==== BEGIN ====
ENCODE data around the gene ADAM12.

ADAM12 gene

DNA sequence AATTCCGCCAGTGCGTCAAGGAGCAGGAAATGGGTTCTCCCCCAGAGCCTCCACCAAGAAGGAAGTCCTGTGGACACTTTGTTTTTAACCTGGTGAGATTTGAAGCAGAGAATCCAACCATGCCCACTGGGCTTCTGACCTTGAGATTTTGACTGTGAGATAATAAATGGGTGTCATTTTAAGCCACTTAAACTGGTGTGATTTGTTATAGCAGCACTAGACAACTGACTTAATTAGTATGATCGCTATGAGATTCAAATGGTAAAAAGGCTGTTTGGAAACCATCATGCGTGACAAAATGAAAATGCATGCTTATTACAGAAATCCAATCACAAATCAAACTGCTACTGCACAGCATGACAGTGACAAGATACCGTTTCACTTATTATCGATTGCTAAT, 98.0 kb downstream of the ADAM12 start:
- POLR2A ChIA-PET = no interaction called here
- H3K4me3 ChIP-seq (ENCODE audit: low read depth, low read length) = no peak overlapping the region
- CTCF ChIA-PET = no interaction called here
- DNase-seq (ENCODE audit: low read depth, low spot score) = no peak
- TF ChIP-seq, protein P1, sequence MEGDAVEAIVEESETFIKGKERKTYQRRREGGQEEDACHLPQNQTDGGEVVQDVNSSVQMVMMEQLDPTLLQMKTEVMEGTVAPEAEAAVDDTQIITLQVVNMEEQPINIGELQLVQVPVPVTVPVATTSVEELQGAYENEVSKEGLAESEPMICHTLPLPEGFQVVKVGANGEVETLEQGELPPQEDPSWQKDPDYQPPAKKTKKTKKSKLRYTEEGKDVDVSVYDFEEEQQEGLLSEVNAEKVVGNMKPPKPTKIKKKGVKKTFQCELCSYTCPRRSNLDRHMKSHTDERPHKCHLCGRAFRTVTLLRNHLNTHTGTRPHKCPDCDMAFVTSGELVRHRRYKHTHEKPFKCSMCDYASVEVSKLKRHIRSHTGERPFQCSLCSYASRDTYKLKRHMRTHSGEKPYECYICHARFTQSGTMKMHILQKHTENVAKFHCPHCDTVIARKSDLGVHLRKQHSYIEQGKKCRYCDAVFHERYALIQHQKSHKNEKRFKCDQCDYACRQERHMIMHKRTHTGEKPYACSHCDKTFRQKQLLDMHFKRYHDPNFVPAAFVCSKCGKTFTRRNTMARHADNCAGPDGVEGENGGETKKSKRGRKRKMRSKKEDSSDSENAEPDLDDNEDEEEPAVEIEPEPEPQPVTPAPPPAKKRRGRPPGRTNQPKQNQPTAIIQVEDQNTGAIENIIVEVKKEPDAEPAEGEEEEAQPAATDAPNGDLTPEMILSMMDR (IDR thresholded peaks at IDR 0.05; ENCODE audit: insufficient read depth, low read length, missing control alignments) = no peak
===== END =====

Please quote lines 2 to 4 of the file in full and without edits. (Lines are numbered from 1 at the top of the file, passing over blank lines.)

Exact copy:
ADAM12 gene

DNA sequence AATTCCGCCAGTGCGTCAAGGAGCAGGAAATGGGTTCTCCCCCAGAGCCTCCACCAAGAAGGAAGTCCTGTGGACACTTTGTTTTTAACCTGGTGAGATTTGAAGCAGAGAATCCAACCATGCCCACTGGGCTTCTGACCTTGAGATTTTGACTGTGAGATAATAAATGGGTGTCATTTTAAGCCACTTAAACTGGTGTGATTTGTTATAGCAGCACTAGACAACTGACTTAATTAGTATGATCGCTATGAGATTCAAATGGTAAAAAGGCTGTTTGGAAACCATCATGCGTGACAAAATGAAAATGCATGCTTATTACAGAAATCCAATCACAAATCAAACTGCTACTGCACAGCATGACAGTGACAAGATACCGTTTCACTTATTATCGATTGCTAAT, 98.0 kb downstream of the ADAM12 start:
- POLR2A ChIA-PET = no interaction called here